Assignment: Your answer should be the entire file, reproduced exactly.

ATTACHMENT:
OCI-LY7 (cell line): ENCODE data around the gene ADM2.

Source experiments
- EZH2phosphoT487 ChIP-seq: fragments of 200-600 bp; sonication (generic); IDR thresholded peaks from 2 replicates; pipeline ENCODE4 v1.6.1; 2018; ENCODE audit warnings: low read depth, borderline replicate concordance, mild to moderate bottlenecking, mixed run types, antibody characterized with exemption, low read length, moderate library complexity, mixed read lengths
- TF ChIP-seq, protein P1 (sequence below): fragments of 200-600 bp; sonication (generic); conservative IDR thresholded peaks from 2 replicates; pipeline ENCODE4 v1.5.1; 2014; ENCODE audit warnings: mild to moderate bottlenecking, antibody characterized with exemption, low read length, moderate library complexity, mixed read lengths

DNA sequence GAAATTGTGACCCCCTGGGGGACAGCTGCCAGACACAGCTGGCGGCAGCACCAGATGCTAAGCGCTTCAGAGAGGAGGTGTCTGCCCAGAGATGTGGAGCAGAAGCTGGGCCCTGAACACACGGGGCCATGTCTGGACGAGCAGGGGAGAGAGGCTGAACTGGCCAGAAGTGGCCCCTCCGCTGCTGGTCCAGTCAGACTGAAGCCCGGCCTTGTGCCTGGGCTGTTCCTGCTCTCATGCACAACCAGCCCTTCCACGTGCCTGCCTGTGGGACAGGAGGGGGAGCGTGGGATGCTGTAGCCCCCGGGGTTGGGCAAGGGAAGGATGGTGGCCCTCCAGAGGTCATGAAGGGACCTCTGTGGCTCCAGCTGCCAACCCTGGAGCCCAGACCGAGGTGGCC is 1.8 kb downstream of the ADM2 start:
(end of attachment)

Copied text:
OCI-LY7 (cell line): ENCODE data around the gene ADM2.

Source experiments
- EZH2phosphoT487 ChIP-seq: fragments of 200-600 bp; sonication (generic); IDR thresholded peaks from 2 replicates; pipeline ENCODE4 v1.6.1; 2018; ENCODE audit warnings: low read depth, borderline replicate concordance, mild to moderate bottlenecking, mixed run types, antibody characterized with exemption, low read length, moderate library complexity, mixed read lengths
- TF ChIP-seq, protein P1 (sequence below): fragments of 200-600 bp; sonication (generic); conservative IDR thresholded peaks from 2 replicates; pipeline ENCODE4 v1.5.1; 2014; ENCODE audit warnings: mild to moderate bottlenecking, antibody characterized with exemption, low read length, moderate library complexity, mixed read lengths

DNA sequence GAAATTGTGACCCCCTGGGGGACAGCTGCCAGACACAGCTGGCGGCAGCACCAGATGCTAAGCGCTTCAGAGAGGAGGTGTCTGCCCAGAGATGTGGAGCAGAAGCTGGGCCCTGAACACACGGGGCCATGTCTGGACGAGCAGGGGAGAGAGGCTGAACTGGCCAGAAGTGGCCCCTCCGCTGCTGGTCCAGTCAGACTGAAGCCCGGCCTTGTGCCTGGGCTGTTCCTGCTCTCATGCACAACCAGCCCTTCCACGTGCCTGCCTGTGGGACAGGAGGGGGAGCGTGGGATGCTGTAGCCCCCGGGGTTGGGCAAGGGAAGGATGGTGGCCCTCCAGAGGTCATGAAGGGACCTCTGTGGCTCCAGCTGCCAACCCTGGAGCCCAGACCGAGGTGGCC is 1.8 kb downstream of the ADM2 start: